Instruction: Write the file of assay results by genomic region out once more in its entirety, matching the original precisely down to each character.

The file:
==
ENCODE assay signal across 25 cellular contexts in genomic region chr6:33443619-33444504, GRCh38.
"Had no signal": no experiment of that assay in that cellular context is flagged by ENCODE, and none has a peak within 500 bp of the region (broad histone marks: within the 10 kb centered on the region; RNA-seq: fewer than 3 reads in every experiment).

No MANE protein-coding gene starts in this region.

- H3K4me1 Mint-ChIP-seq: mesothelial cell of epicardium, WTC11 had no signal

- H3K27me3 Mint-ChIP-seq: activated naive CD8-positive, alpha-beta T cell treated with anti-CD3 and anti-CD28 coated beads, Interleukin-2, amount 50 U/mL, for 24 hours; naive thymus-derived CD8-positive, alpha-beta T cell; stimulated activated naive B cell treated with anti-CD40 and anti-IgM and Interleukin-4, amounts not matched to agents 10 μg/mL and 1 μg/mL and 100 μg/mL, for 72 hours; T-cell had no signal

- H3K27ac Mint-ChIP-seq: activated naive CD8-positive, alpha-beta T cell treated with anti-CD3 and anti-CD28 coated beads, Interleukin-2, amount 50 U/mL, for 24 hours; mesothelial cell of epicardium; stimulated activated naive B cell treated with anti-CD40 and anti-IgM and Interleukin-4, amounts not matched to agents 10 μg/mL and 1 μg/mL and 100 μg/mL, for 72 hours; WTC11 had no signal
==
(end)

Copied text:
ENCODE assay signal across 25 cellular contexts in genomic region chr6:33443619-33444504, GRCh38.
"Had no signal": no experiment of that assay in that cellular context is flagged by ENCODE, and none has a peak within 500 bp of the region (broad histone marks: within the 10 kb centered on the region; RNA-seq: fewer than 3 reads in every experiment).

No MANE protein-coding gene starts in this region.

- H3K4me1 Mint-ChIP-seq: mesothelial cell of epicardium, WTC11 had no signal

- H3K27me3 Mint-ChIP-seq: activated naive CD8-positive, alpha-beta T cell treated with anti-CD3 and anti-CD28 coated beads, Interleukin-2, amount 50 U/mL, for 24 hours; naive thymus-derived CD8-positive, alpha-beta T cell; stimulated activated naive B cell treated with anti-CD40 and anti-IgM and Interleukin-4, amounts not matched to agents 10 μg/mL and 1 μg/mL and 100 μg/mL, for 72 hours; T-cell had no signal

- H3K27ac Mint-ChIP-seq: activated naive CD8-positive, alpha-beta T cell treated with anti-CD3 and anti-CD28 coated beads, Interleukin-2, amount 50 U/mL, for 24 hours; mesothelial cell of epicardium; stimulated activated naive B cell treated with anti-CD40 and anti-IgM and Interleukin-4, amounts not matched to agents 10 μg/mL and 1 μg/mL and 100 μg/mL, for 72 hours; WTC11 had no signal